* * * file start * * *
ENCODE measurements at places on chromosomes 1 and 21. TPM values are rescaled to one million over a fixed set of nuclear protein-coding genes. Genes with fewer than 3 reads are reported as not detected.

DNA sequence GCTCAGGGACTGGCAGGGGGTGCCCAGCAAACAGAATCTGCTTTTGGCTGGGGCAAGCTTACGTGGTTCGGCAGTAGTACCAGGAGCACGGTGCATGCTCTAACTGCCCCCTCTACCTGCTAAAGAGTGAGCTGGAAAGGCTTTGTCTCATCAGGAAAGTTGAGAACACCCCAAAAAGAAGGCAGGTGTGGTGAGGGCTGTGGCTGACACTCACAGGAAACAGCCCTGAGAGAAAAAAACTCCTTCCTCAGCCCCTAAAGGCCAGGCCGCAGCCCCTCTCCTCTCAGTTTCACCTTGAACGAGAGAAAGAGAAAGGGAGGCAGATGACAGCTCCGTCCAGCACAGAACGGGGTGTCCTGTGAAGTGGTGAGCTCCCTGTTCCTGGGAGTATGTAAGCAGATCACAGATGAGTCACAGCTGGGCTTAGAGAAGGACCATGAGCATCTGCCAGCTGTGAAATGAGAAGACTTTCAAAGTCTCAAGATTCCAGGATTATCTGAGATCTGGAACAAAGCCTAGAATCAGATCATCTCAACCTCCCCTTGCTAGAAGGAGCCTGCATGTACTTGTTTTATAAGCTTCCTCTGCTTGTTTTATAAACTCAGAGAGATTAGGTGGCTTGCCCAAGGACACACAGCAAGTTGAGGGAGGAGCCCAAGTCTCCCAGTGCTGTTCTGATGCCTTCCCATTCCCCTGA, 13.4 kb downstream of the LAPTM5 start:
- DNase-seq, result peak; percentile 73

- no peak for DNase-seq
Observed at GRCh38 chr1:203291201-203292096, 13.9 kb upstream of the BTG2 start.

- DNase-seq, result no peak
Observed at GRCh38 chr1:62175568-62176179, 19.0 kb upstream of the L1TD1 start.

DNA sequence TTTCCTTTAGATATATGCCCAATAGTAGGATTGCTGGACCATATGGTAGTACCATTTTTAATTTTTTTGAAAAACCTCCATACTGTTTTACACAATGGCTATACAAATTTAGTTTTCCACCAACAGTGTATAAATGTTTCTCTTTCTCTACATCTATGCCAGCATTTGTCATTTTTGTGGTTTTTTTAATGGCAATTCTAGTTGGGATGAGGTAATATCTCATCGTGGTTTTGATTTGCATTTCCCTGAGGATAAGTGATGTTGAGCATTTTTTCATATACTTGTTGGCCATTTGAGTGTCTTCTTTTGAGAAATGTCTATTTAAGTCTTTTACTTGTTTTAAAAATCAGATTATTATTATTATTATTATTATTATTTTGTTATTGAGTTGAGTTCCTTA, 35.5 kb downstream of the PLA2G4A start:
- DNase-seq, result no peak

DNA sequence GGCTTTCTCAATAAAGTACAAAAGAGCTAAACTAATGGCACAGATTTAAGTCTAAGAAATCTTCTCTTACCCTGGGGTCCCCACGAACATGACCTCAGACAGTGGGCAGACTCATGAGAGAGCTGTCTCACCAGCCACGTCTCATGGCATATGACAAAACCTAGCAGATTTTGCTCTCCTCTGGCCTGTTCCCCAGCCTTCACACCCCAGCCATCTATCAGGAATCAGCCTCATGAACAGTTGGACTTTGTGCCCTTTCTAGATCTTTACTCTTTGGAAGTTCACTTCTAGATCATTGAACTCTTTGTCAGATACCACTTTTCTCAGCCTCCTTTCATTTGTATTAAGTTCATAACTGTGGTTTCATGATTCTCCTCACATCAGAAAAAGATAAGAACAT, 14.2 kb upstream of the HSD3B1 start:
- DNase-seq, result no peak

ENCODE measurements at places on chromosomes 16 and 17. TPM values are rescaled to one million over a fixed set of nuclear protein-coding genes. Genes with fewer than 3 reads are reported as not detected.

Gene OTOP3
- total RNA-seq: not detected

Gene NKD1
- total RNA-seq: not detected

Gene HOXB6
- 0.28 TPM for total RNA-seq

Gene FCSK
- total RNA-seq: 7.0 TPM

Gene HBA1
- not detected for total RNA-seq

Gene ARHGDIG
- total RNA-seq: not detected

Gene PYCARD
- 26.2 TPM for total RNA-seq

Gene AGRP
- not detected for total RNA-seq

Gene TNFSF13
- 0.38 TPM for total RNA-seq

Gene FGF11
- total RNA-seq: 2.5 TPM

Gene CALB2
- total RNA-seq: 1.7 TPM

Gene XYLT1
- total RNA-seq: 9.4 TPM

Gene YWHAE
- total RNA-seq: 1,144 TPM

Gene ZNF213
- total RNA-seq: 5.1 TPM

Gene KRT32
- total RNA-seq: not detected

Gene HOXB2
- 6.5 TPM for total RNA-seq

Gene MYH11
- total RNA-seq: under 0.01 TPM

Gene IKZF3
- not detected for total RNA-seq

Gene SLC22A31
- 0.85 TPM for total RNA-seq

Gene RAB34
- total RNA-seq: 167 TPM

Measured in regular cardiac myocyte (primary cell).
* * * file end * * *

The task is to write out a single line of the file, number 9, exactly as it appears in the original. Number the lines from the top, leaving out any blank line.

- DNase-seq, result no peak